History warns us against counting out one-loss teams

The first official BCS standings won't be released until Oct. 19, but both polls and four of the six computer ratings that make up the formula are already being published.

So what are we waiting for?

If the BCS standings were out this week, this is what you would see: Oklahoma, on the strength of its commanding lead atop both polls (coaches' and Harris; AP doesn't count in the BCS) would be ranked No. 1. Alabama, although it isn't ranked second in either of those polls, would be No. 2 because it's the clear-cut top team in the computers. The most significant deviation from the top 10 of the polls involves Texas Tech, which currently ranks very low in the computers thanks to two early games against FCS opposition.

Perhaps the most important thing to remember when looking at these standings is … last season. It's been almost 12 months to the day since USC lost at home to Stanford as a 40-point favorite, and many people believed -- logic even dictated -- that the Trojans' national title hopes were gone. In retrospect, if they hadn't taken a second loss (at Oregon), they would've played for the BCS title in spite of that upset. That loss no more eliminated USC than a late home loss to Illinois did Ohio State or an even later home loss to Arkansas did LSU.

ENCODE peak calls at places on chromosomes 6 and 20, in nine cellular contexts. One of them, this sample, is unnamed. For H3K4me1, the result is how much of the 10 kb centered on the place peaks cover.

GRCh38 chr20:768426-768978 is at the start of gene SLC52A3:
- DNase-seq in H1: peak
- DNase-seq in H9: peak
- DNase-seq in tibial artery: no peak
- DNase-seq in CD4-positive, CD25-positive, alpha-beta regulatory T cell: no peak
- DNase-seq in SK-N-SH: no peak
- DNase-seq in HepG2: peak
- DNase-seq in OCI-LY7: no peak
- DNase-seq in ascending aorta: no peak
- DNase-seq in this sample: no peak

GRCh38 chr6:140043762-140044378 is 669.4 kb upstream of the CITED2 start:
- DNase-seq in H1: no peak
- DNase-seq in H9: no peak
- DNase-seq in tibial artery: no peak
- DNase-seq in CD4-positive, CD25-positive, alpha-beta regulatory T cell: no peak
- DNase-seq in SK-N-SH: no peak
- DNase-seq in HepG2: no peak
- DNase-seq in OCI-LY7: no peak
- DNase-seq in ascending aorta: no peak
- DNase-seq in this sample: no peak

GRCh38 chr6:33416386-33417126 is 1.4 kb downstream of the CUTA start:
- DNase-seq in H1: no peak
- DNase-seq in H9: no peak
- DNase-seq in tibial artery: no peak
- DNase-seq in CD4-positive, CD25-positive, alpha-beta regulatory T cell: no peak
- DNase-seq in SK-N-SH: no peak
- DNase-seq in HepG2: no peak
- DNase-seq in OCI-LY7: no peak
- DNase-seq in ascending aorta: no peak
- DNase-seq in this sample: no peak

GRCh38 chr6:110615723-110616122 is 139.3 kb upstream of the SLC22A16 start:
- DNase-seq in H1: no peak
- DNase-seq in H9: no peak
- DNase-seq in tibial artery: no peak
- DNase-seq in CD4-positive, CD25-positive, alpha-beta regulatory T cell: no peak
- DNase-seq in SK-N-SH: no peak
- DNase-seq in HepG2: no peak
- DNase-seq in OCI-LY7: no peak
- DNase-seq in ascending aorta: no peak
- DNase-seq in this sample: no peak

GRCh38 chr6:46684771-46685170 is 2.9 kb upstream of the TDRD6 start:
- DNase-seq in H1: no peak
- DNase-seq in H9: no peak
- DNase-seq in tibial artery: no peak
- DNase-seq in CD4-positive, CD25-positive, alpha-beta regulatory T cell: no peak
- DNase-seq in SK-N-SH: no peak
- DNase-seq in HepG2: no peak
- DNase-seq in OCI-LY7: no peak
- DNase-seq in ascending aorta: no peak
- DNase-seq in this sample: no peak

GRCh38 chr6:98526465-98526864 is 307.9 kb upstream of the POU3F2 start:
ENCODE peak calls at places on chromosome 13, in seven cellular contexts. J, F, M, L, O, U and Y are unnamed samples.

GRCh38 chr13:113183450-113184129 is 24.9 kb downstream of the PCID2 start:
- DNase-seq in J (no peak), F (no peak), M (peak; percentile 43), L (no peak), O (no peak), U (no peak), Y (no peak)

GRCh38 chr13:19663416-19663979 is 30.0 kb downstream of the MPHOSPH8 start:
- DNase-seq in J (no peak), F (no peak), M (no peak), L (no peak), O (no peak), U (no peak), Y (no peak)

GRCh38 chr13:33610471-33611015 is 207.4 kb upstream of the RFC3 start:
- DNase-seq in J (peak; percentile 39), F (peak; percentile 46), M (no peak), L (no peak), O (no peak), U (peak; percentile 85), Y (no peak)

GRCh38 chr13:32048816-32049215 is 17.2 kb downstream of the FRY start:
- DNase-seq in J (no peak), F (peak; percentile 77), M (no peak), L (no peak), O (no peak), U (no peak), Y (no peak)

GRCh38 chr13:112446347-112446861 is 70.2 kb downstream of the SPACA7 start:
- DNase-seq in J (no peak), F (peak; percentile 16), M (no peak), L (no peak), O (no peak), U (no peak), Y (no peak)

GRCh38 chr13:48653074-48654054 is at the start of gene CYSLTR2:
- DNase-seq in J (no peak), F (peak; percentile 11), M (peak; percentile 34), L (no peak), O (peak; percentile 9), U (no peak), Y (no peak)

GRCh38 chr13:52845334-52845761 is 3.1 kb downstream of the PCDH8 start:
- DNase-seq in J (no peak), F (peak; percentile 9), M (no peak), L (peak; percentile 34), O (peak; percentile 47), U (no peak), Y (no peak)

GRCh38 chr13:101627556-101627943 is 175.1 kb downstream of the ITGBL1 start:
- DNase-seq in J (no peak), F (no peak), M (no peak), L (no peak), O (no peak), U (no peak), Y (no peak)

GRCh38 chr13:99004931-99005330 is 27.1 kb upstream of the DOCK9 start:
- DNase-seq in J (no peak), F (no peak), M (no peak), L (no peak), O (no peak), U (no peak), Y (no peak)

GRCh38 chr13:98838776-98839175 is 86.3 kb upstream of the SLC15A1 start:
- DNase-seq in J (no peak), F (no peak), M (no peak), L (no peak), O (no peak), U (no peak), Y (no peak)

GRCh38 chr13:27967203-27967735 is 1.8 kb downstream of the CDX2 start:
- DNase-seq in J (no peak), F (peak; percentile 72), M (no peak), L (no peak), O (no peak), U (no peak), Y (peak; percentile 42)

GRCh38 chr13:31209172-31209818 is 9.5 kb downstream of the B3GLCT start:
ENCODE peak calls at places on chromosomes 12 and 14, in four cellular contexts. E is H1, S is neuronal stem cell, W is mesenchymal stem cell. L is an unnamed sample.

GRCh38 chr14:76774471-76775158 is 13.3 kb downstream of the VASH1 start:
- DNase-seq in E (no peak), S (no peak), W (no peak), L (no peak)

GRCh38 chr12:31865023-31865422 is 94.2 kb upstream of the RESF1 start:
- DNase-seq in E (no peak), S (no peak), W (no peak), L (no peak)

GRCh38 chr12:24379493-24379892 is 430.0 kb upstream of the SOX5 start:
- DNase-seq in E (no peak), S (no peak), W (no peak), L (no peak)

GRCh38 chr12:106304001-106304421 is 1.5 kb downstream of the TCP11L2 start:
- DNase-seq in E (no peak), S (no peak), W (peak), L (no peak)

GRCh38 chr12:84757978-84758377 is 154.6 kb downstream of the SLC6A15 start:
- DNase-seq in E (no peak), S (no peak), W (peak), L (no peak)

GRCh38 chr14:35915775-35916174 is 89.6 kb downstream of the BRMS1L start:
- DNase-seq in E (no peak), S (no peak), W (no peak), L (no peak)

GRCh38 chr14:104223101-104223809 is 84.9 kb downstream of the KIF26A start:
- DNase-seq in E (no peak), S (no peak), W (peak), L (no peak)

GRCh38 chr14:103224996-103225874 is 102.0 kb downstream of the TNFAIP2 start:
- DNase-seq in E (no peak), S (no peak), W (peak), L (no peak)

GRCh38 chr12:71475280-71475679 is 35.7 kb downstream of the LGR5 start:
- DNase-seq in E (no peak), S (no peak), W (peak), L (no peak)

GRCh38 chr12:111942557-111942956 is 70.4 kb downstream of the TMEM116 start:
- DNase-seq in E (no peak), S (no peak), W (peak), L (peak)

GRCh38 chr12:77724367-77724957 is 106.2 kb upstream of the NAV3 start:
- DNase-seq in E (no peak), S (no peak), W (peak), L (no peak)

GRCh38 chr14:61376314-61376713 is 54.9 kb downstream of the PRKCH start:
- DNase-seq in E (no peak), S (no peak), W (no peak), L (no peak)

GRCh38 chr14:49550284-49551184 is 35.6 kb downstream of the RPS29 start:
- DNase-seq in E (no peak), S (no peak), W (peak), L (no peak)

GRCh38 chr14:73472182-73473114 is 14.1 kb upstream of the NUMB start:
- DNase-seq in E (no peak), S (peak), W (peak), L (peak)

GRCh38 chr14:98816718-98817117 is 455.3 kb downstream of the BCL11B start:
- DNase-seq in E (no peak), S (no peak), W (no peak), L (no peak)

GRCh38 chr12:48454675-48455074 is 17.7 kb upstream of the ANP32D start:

Or USC's loss last week to Oregon State, or Florida's loss last week to Ole Miss, or Georgia's … You get the point.

If last year should've taught us anything, it's that one loss doesn't necessarily end championship dreams. And if you're really fortunate, two losses might not do it, either.

• BYU is entering October with a BCS standing that would be good enough for automatic inclusion in a major bowl game. So the question isn't whether the Cougars will make the BCS if they go undefeated. It's whether they could actually work their way into the BCS Championship Game. Obviously, that's impossible to answer right now, but by having a coaches' poll ranking of 7 and a Harris poll ranking of 9 entering October, BYU has made such a discussion far from ridiculous.

It's the highest a non-BCS team has been ranked at this stage of the season in the BCS era, and it's pretty close to where the Cougars were ranked (6th by the coaches, 7th by the AP on Oct. 1) when they won their national title in 1984.

Brad Edwards is a college football researcher at ESPN. His Road to the BCS appears weekly during the season.